The U.S. Environmental Protection Agency (EPA) is initiating a peer review of draft scientific modeling approaches to inform EPA’s evaluation of...
A court recently rejected the city’s plea to avoid new treatment rules
Portland’s city engineers have begun studying water treatment options to rid city water of Cryptosporidium after a court recently rejected the city’s plea to avoid federal regulations, according to the The Oregonian.
The city also plans to ask the U.S. Environmental Protection Agency for a variance to the Safe Drinking Water Act.
“That's the next step,” said Commissioner Randy Leonard, who oversees the Water Bureau, told The Oregonian. “We're interested in pursuing a variance. We understand the bar is very high.”
In January, EPA officials will meet Water Bureau leaders to discuss what evidence Portland would have to collect to make a strong case for a variance.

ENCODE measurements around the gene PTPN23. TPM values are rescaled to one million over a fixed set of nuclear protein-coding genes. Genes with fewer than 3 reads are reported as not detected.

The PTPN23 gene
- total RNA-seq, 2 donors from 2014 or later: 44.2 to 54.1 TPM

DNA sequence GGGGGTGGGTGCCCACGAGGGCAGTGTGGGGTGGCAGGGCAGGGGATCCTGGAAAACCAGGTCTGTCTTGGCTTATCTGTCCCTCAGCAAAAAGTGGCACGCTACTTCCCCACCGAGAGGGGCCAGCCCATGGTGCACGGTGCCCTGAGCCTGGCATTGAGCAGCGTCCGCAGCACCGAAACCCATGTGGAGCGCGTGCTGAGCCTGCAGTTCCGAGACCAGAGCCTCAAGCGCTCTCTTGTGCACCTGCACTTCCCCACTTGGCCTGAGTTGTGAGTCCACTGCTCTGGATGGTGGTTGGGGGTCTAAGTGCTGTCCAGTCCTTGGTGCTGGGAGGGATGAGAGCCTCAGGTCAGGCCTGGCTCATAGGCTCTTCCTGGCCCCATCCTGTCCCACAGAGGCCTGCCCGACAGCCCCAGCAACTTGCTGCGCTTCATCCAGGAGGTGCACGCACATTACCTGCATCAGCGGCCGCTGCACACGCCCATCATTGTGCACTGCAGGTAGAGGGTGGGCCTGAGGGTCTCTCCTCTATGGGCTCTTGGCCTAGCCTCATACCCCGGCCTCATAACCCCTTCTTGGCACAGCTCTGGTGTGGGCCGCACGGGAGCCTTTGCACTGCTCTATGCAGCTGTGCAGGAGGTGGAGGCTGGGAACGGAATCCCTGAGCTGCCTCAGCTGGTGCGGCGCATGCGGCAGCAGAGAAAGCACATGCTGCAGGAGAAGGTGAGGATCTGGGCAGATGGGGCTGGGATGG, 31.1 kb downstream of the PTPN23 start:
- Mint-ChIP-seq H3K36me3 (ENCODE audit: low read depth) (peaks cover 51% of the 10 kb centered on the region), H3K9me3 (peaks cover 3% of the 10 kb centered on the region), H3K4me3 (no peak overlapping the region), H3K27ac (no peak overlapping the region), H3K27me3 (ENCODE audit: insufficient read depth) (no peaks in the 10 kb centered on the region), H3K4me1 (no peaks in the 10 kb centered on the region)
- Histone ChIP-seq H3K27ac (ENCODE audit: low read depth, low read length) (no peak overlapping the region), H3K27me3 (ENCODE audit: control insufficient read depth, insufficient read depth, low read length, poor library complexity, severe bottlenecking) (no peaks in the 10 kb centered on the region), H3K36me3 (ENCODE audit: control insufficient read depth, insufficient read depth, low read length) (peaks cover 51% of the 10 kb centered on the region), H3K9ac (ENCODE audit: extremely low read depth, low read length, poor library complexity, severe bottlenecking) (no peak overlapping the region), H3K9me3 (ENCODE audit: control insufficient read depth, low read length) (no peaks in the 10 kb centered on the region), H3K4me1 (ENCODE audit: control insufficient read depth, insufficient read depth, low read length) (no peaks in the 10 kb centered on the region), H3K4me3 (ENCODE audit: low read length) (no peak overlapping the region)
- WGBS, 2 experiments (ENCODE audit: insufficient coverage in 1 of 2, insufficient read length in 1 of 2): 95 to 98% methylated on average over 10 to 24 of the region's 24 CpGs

One reason the city is hoping for a variance from EPA rules is that it could reportedly cost from $100 million to more than $350 million to contain and add treatment for Portland’s drinking water.
Federal law says cities must treat water to get rid of Cryptosporidium, a virus that can severely weaken people’s immune systems. The law also makes cities cover all reservoirs or treat water after it leaves uncovered reservoirs. Portland has five open reservoirs at Mount Tabor and Washington Park, according to The Oregonian.